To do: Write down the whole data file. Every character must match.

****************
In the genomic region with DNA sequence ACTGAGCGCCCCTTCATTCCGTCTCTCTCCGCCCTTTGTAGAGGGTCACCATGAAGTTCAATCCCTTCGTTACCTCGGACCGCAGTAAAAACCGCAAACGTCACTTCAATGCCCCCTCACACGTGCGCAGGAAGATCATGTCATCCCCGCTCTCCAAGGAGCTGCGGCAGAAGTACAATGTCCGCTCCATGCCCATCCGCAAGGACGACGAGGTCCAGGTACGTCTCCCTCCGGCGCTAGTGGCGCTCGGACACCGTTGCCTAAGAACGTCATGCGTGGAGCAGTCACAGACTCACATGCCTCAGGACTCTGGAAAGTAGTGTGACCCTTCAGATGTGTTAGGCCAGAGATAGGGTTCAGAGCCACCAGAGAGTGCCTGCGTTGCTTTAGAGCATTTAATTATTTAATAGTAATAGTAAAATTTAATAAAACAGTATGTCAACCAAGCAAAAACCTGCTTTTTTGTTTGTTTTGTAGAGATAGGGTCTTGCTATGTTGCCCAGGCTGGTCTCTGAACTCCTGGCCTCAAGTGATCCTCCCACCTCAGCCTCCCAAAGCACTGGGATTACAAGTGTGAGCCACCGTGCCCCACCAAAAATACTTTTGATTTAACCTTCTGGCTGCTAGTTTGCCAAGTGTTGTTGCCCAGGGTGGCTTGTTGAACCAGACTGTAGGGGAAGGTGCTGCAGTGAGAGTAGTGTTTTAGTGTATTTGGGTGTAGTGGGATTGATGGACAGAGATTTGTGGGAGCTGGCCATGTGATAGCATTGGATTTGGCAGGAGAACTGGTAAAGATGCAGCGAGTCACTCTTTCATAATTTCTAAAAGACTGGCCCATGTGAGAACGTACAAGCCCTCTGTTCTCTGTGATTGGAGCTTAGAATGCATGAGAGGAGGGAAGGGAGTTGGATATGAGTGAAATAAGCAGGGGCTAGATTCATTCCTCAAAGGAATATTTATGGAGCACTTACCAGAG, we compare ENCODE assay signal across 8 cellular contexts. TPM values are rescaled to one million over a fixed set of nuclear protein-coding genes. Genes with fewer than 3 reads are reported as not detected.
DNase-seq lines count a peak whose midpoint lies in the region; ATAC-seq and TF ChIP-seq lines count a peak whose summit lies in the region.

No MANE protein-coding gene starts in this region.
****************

In the genomic region with DNA sequence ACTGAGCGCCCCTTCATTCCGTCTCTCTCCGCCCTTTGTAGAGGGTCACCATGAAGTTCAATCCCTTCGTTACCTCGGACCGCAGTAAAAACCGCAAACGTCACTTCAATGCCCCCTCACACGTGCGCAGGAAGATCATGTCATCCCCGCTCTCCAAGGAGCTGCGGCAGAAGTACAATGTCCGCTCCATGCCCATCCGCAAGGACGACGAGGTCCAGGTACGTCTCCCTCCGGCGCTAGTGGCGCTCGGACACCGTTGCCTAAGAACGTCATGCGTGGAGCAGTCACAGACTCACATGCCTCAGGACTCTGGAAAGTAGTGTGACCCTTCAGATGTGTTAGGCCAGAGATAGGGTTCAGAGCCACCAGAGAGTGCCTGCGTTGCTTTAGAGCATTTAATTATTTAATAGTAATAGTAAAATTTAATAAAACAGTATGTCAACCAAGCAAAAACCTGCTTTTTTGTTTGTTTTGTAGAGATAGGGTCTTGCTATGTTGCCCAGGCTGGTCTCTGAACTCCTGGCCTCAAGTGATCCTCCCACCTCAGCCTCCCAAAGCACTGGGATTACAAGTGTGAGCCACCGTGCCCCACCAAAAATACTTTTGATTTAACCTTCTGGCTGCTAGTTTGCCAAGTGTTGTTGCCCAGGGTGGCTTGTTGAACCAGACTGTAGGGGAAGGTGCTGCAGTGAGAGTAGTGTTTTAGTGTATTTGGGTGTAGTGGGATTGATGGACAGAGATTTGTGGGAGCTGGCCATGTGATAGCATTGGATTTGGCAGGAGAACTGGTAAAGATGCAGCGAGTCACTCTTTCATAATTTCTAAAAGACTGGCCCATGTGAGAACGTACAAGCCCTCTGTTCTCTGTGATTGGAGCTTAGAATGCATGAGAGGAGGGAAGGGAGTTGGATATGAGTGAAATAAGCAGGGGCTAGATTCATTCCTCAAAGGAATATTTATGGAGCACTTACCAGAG, we compare ENCODE assay signal across 8 cellular contexts. TPM values are rescaled to one million over a fixed set of nuclear protein-coding genes. Genes with fewer than 3 reads are reported as not detected.
DNase-seq lines count a peak whose midpoint lies in the region; ATAC-seq and TF ChIP-seq lines count a peak whose summit lies in the region.

No MANE protein-coding gene starts in this region.